William Karshima was born and raised in the Nigerian city of Jos, and he can remember when it was a peaceful city.
The pastor at Oasis Community Church is returning to his hometown — now a city full of violence, Boko Haram attacks and religious conflicts, he said — and he’s taking six members of his congregation on a 10-day mission trip in September.
Traveling with Karshima are Blessing Freeman and her husband, Terry; Romita Harris; Tracy Lewis; Tonya Bell; and Juan Cotto. This is the church’s first mission trip, although several member have been abroad before on similar trips. Karshima served in Uganda, Blessing Freeman went to the Czech Republic, and Terry Freeman has been to Kenya.
It will cost $17,500 to go on this trip, so the church has held multiple events, including two bake sales and a Taste of Nigeria, to help raise the necessary funds. The church is currently collecting used shoes through funds2orgs. The church will receive 40 cents on the dollar for every pair turned in. These shoes are then sold to third-world countries, where citizens sell them in the market to sustain their families.
The mission team will accept any shoes, including flip-flops, boots, high heels and cleats.
While in Nigeria, the team will work in three locations: an orphanage, hospital and prison.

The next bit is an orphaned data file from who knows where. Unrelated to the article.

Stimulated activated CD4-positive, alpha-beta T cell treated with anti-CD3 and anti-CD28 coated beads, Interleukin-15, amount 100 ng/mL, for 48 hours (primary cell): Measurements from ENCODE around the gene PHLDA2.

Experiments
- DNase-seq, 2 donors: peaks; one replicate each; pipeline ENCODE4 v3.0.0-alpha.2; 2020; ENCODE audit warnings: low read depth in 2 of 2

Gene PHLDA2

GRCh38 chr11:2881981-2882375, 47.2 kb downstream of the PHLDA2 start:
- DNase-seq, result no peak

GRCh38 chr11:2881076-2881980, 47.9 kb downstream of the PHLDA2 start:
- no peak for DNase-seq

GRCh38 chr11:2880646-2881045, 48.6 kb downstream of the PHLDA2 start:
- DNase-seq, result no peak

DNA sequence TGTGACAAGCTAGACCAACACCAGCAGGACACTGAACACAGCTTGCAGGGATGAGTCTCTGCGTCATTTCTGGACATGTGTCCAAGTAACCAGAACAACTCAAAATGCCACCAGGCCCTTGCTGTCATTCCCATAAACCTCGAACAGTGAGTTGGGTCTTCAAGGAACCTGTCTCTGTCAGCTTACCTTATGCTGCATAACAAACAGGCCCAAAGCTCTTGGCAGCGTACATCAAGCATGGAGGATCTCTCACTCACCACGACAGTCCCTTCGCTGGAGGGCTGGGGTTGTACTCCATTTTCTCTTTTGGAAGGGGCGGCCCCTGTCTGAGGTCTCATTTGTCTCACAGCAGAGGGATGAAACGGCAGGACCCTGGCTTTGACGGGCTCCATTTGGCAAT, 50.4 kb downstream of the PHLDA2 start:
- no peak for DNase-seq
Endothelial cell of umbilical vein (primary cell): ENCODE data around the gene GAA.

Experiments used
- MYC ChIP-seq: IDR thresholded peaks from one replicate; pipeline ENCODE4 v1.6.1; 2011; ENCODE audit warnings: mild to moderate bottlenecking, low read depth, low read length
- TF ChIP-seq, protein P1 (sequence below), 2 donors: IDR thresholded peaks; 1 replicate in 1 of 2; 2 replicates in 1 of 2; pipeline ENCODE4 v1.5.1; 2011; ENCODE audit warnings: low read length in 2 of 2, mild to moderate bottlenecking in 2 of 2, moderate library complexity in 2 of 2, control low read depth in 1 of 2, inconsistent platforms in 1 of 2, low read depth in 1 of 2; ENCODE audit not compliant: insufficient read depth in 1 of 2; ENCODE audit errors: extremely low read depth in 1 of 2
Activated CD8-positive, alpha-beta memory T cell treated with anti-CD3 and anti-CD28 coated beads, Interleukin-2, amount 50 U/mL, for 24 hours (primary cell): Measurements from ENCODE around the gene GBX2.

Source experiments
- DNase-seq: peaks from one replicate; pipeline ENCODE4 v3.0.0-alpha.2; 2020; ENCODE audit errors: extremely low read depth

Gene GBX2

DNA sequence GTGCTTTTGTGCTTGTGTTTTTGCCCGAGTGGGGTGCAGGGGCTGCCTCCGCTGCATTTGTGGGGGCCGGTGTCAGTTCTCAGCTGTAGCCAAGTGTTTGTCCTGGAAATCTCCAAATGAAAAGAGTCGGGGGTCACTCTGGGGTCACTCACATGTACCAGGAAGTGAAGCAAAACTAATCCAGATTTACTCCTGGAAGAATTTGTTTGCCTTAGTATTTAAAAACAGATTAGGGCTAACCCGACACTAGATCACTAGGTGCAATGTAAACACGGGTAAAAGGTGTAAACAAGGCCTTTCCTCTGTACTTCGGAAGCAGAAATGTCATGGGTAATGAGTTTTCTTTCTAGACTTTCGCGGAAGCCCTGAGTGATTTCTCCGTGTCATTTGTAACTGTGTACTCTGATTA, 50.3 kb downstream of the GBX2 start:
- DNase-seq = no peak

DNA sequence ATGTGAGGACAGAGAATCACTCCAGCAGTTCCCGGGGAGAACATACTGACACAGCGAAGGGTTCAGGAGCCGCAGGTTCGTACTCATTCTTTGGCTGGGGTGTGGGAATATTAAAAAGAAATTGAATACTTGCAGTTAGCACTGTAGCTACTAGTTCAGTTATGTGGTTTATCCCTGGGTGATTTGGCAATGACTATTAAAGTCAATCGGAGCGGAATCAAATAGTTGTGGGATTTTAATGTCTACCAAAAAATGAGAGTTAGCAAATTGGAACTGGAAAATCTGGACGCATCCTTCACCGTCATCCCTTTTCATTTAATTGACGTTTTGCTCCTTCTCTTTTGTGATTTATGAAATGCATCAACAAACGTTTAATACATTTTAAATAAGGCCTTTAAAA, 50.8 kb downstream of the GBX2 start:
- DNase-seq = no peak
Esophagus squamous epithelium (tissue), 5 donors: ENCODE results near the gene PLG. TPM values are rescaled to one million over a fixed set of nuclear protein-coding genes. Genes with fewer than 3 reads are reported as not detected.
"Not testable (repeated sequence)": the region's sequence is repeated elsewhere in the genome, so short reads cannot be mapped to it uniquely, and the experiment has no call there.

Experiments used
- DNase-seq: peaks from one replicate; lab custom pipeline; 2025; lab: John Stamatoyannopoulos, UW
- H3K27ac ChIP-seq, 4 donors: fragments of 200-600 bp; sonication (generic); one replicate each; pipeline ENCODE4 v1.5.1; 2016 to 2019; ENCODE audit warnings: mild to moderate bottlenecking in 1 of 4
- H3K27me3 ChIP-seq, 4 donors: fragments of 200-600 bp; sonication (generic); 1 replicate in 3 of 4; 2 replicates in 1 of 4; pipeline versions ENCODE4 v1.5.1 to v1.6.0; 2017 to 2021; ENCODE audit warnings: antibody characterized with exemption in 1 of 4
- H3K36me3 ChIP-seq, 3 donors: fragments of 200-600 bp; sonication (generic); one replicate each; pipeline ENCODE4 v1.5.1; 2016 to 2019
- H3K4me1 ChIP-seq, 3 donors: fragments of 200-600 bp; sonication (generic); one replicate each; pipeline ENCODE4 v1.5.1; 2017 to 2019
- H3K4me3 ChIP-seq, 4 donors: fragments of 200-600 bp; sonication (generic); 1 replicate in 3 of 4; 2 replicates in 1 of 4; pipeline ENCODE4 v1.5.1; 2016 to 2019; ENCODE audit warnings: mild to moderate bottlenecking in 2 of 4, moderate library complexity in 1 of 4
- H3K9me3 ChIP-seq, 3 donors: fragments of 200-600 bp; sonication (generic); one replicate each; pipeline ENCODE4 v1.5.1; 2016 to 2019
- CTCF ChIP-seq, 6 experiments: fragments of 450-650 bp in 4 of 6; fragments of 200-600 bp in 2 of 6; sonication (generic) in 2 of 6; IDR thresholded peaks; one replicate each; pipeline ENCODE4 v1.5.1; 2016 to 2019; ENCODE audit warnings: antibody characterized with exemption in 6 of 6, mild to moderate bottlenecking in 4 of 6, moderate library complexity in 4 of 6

“Because of the increase of violence and crisis, a lot of kids, they don't have parents, (and) they end up in these orphanages,” Karshima said. “They lost their parents or they lost their homes and (parents) cannot provide for the kids. Most of the youths now end up in prison because of the crisis and no jobs. They just steal or do some things that are illegal and end up in prison. Because of the crisis … most of the women don't even have money to go to the hospital when they are pregnant or need medical treatment.”
The Winter Garden group will be at the Safe Motherhood Partners hospital to help with cleaning, maintenance work and feeding patients.
At the state prison, the mission team will do mentoring work alongside another organization that already works there.
“We will be teaching the prisoners about God and to live their lives when they get out of prison, basic life skills, how to be good citizens,” Karshima said.
The orphanage is where the Oasis team will do the most serving, taking part in construction work, Karshima said.
He has another reason for visiting this orphanage, called Gidan Bege, or “House of Hope.” Karshima and his wife, Shiloh, plan to adopt two children from there, and he hopes to start the adoption process while he’s in Jos.
“We want to do a partnership with the orphanage there … to provide support and pretty much a long-term relationship,” he said.
At the hospital, the mission team will be tasked with learning what the needs are and how the church can help meet those needs, as well.
“For us, it's living our mission,” Karshima said. “Our mission statement is to grow faith, give hope, go love. So for us, this is life on mission. We're excited for that.”
Contact Amy Quesinberry at [email protected].